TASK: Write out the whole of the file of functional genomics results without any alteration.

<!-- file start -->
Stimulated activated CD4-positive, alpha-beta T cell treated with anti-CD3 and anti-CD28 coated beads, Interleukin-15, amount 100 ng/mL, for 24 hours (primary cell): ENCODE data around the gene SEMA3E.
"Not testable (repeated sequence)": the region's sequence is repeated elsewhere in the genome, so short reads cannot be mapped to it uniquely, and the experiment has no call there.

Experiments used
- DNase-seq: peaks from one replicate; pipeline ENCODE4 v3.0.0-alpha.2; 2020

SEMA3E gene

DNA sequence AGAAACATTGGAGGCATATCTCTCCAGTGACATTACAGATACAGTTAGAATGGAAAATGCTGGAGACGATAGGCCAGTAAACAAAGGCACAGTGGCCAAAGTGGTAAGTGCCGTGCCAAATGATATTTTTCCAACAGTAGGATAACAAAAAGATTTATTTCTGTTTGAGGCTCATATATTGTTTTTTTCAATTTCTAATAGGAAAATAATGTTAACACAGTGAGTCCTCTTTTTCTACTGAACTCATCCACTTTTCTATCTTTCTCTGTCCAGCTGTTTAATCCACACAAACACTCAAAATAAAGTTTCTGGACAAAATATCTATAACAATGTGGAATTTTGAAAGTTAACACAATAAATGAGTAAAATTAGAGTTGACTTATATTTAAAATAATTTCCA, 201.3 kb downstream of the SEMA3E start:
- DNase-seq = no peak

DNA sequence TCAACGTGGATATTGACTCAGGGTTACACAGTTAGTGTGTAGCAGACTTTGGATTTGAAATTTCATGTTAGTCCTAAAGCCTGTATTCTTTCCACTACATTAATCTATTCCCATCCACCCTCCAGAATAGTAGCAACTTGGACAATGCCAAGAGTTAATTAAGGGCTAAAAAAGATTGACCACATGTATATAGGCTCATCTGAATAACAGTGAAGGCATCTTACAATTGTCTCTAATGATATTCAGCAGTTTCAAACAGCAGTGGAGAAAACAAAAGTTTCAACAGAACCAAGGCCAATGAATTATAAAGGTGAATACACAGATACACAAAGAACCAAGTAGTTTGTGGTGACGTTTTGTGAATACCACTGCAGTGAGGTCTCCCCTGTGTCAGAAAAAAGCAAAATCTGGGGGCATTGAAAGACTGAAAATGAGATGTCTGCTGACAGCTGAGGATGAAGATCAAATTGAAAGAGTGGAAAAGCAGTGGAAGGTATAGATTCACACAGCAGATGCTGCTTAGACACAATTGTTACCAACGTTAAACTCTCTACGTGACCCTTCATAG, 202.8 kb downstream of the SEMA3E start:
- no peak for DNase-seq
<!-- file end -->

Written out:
Stimulated activated CD4-positive, alpha-beta T cell treated with anti-CD3 and anti-CD28 coated beads, Interleukin-15, amount 100 ng/mL, for 24 hours (primary cell): ENCODE data around the gene SEMA3E.
"Not testable (repeated sequence)": the region's sequence is repeated elsewhere in the genome, so short reads cannot be mapped to it uniquely, and the experiment has no call there.

Experiments used
- DNase-seq: peaks from one replicate; pipeline ENCODE4 v3.0.0-alpha.2; 2020

SEMA3E gene

DNA sequence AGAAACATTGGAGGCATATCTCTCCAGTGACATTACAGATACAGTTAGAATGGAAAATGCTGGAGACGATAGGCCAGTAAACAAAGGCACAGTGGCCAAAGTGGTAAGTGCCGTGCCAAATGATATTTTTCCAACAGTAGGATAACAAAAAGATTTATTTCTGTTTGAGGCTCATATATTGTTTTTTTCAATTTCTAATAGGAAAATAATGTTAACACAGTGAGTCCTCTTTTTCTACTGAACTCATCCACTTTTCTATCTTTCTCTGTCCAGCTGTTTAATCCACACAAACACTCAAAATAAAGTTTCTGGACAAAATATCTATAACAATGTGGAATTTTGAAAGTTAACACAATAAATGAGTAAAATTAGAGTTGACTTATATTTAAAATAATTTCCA, 201.3 kb downstream of the SEMA3E start:
- DNase-seq = no peak

DNA sequence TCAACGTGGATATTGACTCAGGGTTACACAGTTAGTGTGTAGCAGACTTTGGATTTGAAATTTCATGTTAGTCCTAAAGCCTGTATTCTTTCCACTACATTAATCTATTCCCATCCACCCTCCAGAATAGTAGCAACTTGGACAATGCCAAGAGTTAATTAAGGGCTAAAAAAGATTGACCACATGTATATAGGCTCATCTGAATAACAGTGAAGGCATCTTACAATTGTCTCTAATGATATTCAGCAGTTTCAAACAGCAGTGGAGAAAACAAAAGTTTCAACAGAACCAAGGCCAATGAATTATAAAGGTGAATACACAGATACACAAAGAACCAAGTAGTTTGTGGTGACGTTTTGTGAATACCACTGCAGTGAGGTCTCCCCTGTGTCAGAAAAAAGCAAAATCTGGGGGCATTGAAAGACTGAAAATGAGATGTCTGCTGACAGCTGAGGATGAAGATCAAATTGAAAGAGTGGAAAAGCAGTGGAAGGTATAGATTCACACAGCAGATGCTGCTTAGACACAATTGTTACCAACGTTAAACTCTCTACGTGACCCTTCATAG, 202.8 kb downstream of the SEMA3E start:
- no peak for DNase-seq